John Carter-Bobby Bradford Quartet: Seeking (1969 , Hatology): Legendary pianoless (two horn) group, with Carter playing more sax (alto and tenor) than I'd expect, especially given how his clarinet (if not the flute) takes off; Bradford's trumpet keeps pace. B+(***)
Bill Dixon: Thoughts (1985 , Soul Note): A rather murky production for a relatively large production -- Marco Eineidi on alto sax, John Buckingham on tuba, Lawrence Cook on drums, and three great bassists -- Mario Pavone, William Parker, and Peter Kowald; Dixon's trumpet is as scrawny as ever, and while no one doubts that a lot of thought went into it, there is very little here to pique your interest. B- [R]
Bill Dixon: Son of Sisyphus (1988 , Soul Note): Starts with Dixon playing piano, an uneventful twist before the trumpet takes over; with Mario Pavone on bass, Laurence Cook on percussion, and John Buckingham on tuba -- the tuba adding resonance as the trumpet picks its way through what is ultimately a long, slow slog. B [R]
Bill Dixon with Tony Oxley: Papyrus: Volume I (1998 , Soul Note): Trumpet-percussion duets, although Dixon again leads off with a bit of piano; it threatens to fall into the slow rut that makes so many of Dixon's Soul Notes so difficult; Oxley don't mind slow but can't stand lazy, so he keeps prodding and gets something interesting in return. B+(**) [R]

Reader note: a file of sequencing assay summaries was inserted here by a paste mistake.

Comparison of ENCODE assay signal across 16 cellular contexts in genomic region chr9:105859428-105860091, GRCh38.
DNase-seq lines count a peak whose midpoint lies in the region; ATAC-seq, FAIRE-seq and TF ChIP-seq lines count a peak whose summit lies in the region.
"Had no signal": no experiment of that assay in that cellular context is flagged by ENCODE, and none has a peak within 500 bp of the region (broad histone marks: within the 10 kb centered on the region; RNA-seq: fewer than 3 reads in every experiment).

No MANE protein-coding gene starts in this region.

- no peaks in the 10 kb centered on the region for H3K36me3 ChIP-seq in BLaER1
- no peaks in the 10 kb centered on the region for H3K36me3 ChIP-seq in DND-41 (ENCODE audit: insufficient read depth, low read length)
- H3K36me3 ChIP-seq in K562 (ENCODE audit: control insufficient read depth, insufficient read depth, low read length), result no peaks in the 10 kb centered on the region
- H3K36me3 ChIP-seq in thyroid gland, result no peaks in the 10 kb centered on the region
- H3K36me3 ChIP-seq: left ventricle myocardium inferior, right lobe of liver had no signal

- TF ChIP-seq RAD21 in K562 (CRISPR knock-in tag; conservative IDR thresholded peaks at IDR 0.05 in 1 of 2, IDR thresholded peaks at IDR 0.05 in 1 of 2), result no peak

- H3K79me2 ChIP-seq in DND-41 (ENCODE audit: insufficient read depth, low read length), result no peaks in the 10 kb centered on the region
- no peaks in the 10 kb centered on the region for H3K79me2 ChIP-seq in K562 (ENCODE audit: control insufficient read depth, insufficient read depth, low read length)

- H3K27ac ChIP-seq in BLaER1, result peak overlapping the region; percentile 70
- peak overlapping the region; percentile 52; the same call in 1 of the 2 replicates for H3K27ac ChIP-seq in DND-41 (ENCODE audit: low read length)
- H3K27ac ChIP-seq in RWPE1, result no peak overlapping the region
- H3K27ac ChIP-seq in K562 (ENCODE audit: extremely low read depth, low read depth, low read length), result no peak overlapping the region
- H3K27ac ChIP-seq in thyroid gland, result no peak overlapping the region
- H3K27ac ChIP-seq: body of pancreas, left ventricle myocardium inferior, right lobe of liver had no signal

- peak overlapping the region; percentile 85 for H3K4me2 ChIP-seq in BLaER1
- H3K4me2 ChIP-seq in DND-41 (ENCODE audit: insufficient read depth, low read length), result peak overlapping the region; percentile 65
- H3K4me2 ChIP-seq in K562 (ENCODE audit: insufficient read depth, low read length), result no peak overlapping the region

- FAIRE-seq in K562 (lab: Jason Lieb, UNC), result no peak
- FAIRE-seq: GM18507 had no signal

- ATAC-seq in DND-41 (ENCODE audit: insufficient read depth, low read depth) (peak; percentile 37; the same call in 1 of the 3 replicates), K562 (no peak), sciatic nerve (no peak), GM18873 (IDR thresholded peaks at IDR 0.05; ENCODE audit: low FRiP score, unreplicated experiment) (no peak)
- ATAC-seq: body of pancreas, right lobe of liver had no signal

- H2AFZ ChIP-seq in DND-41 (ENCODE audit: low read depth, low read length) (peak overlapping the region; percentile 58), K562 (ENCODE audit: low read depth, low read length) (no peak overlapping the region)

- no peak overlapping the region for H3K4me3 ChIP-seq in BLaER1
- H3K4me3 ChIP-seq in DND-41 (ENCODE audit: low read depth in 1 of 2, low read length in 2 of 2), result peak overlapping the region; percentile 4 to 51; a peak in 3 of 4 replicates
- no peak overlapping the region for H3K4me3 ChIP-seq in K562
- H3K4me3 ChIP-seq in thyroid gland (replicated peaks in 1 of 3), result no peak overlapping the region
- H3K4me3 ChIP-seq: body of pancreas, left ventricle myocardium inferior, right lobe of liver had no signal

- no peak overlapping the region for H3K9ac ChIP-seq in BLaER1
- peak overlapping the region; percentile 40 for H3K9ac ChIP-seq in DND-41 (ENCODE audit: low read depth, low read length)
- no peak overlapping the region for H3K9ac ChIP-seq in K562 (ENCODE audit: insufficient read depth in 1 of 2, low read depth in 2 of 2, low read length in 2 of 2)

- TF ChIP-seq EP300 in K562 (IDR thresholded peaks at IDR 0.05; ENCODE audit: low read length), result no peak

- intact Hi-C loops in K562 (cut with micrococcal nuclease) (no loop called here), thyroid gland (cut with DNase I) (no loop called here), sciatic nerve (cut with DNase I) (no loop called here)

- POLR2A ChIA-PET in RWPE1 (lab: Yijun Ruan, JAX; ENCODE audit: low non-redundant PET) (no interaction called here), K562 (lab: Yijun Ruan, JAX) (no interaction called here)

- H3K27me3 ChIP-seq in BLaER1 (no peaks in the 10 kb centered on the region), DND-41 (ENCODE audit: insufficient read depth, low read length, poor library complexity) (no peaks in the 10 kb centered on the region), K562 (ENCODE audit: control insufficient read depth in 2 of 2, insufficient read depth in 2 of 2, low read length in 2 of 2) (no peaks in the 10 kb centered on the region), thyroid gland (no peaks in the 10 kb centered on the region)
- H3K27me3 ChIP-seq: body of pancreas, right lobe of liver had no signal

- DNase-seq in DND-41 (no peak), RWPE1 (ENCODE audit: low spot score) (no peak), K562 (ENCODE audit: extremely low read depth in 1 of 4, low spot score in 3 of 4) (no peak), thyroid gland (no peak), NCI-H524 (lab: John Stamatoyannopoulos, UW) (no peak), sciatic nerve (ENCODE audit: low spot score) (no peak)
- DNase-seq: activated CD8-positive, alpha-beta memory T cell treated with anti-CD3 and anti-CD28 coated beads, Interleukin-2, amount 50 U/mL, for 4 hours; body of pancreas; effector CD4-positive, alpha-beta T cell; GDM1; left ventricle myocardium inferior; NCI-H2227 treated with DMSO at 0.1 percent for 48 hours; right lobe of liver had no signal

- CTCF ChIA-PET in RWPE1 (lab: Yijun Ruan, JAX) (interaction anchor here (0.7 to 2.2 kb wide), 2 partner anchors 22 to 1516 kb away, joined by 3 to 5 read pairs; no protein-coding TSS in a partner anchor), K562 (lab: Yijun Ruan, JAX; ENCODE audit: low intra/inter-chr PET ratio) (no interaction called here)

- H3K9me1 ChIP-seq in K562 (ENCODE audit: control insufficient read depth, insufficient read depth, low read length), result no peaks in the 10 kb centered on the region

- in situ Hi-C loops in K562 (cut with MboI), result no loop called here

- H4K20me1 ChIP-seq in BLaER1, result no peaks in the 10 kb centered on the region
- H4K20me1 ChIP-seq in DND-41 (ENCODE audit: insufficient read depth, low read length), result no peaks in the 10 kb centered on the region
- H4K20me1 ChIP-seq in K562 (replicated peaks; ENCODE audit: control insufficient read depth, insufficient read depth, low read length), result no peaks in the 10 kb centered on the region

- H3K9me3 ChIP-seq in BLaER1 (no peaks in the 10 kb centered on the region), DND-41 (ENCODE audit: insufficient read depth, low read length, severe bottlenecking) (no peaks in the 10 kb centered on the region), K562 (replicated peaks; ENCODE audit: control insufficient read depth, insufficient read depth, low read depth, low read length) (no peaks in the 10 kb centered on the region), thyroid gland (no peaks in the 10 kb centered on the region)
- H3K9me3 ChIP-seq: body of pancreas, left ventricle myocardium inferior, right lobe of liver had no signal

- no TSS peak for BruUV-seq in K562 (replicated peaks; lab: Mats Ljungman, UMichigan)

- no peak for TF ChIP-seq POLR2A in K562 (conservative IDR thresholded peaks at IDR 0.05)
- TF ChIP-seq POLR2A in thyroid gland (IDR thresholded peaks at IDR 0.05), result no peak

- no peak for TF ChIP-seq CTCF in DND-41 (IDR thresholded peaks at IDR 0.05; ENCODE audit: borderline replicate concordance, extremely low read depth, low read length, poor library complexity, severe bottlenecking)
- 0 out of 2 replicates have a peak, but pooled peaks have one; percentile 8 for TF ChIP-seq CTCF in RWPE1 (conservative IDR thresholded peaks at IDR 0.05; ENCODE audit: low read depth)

Bill Dixon with Tony Oxley: Papyrus: Volume II (1998 , Soul Note): A second volume of trumpet-percussion duets (with a bit of Dixon piano), from the same sessions, with similar results -- most critics downgrade these a bit but I don't find much difference, may even give this a slight edge. B+(**) [R]
Ellery Eskelin: Ten (2004, Hatology): Six musicians, twelve songs, so don't get the title, the tenor saxophonist's basic trio expanded with electric guitar (Marc Ribot) and bass (Melvin Gibbs), plus vocalist Jessica Constable, a little too arch and arty for me, yet she adds something -- soul maybe -- while the sax is terrific and Andrea Parkins' strategies are as oblique as ever. A-
Georg Graewe/Ernst Reijseger/Gerry Hemingway: Sonic Fiction (1989 , Hatology): Piano-cello-drums free jazz trio, the tone and temper between the tinkly piano and the prickly cello, with percussion toned down to the same sonic range, neither driving nor lagging. B+(***)
Art Hodes: I Remember Bessie (1976 , Delmark): Pianist, b. 1904 in Russia, not sure when he moved to Chicago but he didn't start recording until he moved to New York in 1938. Smith died in 1937, so they could have crossed paths in Chicago, but most likely he remembered her from records. Solo piano, old blues with some swing to them, the style Hodes grew up on and was exceptional at. B+(***)